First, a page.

Using the word ‘uncertain’ just now (and – impliedly – ‘unclear’) reflects Isaki Lacuesta and Isa Campo’s tacit acknowledgement to us, as directors, that there is much that just will not be explained in La propera pell [or, as is the custom, in this preview]. However, it is not likely to be – as with Michael Haneke’s films, such as Amour (2012) – that the director / writers profess (as Haneke does) no more than we to know what happened : rather (with work on the script from Fran Araújo), they seem to have differently made such uncertainty part of their subject-matter, i.e. how they tell and / or show what we see. (Thus, one need not necessarily conceive of their not knowing what they choose not to show, but more - in order to put us in the position of the characters - of not showing it.)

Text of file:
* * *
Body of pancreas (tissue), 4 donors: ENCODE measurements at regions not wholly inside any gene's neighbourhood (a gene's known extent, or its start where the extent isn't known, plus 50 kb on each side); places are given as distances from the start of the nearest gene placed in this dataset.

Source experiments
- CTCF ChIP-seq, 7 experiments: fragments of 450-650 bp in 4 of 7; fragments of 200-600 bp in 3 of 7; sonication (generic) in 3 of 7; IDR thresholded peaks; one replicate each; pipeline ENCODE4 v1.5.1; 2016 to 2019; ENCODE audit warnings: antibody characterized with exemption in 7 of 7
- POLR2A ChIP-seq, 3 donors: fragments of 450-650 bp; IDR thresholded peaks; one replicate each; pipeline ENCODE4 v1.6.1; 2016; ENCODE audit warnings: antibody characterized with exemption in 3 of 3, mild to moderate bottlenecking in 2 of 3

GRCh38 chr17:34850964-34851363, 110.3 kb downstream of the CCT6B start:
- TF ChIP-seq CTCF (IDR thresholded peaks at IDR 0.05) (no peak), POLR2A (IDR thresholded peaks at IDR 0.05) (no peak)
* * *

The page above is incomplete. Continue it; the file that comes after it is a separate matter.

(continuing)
The scope of the film is largely located in the time that Michel (Bruno Todeschini) safely believes that he can stay away (before feeling obliged to return to his colleagues). In fact, despite his having been much in the midst of the fuss and friction of unexpectedly fraught relationships and reactions [although – believably – just as often not happening to be there, too (with his off-screen actions are not accounted for)], not only is Michel increasingly not our eyes and ears, but we are also not simply or largely left to decide what we make of the tension, and of the past to which it relates.


Instead, we co-puzzle with the principals about what meant what, and why people’s attitudes might be as they are : from the first, we are aware of Sergi López' (Enric’s) generalized scepticism towards Àlex Monner² (or anyone in the position of his long-lost nephew Gabriel). What we come to gather more is in what his suspicion may be thought to reside… but we will wait in vain for La propera pell to spell everything out.


Àlex Monner and Sergi López